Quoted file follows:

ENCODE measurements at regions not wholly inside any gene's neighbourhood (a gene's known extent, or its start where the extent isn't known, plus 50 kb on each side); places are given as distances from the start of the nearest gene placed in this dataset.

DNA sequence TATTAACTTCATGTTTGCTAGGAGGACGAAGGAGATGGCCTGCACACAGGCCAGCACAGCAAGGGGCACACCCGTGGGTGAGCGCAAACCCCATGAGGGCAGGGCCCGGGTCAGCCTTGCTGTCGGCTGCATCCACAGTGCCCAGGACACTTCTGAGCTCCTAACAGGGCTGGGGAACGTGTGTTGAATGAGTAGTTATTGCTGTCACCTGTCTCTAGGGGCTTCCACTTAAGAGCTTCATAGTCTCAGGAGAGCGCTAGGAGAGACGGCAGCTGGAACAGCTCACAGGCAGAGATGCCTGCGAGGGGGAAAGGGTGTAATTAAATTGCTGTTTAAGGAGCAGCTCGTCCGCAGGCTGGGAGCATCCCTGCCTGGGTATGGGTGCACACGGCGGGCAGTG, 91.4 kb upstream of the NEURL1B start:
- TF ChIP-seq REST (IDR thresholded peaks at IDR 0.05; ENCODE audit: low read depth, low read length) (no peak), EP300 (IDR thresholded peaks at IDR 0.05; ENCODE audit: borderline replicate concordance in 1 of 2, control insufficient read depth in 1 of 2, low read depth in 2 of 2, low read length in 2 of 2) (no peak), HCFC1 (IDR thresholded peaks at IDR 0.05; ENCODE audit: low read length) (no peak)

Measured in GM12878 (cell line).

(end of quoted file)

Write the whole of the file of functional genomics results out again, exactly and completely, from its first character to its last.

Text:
ENCODE measurements at regions not wholly inside any gene's neighbourhood (a gene's known extent, or its start where the extent isn't known, plus 50 kb on each side); places are given as distances from the start of the nearest gene placed in this dataset.

DNA sequence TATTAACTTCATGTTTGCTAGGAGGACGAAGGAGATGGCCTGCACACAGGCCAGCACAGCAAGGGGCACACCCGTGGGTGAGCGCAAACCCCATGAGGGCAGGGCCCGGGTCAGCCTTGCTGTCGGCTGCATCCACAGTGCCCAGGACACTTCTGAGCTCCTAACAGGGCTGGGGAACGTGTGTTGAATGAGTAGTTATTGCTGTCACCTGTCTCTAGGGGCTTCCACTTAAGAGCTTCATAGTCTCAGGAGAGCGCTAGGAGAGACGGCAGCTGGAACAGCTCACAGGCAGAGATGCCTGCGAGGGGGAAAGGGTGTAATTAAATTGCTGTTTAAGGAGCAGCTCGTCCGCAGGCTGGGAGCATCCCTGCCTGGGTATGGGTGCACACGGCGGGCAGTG, 91.4 kb upstream of the NEURL1B start:
- TF ChIP-seq REST (IDR thresholded peaks at IDR 0.05; ENCODE audit: low read depth, low read length) (no peak), EP300 (IDR thresholded peaks at IDR 0.05; ENCODE audit: borderline replicate concordance in 1 of 2, control insufficient read depth in 1 of 2, low read depth in 2 of 2, low read length in 2 of 2) (no peak), HCFC1 (IDR thresholded peaks at IDR 0.05; ENCODE audit: low read length) (no peak)

Measured in GM12878 (cell line).